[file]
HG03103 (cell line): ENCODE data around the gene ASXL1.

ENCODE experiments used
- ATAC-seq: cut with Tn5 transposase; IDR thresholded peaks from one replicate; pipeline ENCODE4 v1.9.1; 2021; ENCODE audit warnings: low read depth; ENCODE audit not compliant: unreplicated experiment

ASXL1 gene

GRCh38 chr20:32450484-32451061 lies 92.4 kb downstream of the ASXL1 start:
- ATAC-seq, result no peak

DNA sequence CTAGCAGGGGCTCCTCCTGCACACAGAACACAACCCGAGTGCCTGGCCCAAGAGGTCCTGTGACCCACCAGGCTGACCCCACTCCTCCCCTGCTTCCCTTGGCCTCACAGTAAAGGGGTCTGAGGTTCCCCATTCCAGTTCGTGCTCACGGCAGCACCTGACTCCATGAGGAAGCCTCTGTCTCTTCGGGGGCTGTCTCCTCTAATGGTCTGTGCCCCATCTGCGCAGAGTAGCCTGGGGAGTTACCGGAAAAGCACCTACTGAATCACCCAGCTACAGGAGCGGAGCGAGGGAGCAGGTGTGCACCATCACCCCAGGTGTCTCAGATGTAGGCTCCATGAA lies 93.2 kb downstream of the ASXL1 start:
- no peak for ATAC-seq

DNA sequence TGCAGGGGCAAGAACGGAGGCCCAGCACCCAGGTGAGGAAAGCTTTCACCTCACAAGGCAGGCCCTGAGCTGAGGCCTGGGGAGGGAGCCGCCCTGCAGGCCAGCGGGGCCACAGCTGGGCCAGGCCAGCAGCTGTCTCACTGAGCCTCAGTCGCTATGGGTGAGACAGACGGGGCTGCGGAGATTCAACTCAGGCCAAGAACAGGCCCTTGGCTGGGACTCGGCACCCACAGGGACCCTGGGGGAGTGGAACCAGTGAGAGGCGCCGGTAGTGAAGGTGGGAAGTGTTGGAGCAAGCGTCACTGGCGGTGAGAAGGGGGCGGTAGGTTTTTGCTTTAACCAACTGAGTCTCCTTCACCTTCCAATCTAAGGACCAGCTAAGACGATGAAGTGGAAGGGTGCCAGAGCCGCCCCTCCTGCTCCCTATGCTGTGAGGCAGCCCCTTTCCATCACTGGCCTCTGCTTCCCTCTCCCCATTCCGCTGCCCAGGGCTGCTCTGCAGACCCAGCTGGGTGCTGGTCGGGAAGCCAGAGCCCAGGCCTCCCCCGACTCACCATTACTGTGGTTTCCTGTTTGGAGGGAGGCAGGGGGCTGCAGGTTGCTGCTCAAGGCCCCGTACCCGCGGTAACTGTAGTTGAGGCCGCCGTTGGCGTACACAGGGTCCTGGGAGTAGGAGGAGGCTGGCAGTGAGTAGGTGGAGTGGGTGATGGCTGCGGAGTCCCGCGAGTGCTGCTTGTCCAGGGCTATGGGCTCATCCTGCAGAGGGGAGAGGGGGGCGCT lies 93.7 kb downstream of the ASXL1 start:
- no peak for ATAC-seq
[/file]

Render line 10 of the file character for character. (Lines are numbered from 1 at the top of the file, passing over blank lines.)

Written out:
- no peak for ATAC-seq